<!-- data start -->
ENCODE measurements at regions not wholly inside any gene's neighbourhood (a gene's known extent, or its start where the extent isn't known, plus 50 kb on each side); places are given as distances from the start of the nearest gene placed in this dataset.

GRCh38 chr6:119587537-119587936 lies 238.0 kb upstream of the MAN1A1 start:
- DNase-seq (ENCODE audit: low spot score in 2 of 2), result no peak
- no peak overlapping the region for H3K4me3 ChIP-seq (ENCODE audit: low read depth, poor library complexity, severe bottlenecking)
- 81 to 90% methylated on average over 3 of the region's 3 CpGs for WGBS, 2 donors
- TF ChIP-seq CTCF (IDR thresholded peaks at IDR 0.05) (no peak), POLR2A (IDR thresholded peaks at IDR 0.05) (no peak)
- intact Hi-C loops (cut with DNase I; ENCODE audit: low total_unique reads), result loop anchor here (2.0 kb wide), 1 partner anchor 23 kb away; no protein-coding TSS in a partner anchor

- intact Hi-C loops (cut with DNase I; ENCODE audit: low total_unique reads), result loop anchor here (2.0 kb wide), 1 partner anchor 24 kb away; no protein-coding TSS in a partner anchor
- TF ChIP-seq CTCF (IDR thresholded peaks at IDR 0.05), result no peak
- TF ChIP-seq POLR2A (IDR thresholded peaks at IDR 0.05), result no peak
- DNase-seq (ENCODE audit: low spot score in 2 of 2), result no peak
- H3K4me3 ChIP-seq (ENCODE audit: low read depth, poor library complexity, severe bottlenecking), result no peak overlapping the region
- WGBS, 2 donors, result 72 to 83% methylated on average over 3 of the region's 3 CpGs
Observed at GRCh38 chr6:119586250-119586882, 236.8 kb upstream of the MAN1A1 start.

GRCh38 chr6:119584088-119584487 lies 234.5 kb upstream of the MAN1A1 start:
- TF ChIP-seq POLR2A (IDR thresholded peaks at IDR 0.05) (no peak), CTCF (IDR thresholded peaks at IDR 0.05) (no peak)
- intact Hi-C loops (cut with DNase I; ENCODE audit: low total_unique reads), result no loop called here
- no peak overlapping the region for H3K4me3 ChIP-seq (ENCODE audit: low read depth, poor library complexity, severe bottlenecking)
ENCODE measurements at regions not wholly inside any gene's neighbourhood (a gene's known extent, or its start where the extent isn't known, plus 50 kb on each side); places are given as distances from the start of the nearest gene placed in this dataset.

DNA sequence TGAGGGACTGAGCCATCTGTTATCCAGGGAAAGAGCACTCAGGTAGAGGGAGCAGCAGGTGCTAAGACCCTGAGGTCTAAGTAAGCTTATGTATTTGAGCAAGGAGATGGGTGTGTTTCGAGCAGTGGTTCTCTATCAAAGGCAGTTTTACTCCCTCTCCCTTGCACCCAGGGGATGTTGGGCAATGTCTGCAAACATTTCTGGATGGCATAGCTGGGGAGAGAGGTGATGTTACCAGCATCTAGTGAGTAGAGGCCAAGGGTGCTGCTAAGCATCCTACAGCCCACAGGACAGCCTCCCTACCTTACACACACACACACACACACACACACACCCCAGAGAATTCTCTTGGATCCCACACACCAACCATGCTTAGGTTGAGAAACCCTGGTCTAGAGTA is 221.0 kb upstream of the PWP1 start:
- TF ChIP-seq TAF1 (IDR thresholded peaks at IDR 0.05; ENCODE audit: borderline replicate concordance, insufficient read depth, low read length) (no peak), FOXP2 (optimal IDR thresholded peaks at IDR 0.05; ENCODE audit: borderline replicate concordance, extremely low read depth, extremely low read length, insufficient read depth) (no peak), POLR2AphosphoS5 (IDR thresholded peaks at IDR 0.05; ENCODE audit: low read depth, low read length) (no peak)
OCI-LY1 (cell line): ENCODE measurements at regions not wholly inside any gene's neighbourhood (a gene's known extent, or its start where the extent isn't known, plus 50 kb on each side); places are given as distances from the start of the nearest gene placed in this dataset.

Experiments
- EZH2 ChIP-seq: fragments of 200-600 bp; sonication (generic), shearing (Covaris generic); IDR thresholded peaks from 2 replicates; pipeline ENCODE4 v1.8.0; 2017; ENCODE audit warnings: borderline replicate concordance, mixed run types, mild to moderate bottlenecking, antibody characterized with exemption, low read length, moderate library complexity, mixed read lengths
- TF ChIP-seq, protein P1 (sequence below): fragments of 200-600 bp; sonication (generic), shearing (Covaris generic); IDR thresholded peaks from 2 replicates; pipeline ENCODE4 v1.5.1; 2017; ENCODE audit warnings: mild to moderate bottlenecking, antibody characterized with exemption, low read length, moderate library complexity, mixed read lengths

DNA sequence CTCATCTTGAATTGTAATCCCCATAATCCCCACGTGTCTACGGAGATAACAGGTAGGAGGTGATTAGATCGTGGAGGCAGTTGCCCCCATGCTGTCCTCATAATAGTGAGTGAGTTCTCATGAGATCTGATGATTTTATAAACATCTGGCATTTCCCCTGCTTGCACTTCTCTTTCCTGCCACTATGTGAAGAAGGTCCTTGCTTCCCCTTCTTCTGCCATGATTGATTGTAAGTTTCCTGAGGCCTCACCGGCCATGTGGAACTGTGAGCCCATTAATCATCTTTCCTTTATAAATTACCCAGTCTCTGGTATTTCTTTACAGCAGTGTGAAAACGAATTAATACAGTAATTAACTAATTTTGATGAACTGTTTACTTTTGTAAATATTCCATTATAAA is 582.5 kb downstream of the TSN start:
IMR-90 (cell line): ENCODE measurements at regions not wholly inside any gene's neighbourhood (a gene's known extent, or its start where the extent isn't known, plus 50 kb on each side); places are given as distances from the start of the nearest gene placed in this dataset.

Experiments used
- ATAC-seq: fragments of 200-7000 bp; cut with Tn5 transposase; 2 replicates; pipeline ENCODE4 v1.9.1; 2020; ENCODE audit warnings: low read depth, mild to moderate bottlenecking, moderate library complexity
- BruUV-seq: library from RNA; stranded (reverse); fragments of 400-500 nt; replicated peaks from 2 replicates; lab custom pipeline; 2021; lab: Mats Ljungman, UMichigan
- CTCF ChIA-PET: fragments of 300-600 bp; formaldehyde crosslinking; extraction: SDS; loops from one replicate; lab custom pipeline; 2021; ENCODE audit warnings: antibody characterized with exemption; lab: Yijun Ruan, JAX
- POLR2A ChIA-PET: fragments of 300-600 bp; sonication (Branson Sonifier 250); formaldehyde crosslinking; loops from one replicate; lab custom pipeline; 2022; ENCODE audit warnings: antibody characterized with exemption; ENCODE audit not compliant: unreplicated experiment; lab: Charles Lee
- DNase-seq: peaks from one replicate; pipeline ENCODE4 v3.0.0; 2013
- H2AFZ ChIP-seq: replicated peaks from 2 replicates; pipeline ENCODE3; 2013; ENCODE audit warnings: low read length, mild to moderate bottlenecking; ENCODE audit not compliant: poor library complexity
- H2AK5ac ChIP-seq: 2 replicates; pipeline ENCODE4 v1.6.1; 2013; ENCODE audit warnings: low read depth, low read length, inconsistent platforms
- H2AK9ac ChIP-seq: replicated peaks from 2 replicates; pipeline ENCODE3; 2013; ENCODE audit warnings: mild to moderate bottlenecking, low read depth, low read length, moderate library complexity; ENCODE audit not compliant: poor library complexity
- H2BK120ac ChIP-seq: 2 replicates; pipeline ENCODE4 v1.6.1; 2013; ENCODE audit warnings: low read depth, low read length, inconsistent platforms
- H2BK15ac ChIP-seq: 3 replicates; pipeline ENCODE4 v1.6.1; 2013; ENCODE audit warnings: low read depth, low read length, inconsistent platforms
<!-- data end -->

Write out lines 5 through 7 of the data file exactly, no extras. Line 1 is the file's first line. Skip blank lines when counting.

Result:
- 81 to 90% methylated on average over 3 of the region's 3 CpGs for WGBS, 2 donors
- TF ChIP-seq CTCF (IDR thresholded peaks at IDR 0.05) (no peak), POLR2A (IDR thresholded peaks at IDR 0.05) (no peak)
- intact Hi-C loops (cut with DNase I; ENCODE audit: low total_unique reads), result loop anchor here (2.0 kb wide), 1 partner anchor 23 kb away; no protein-coding TSS in a partner anchor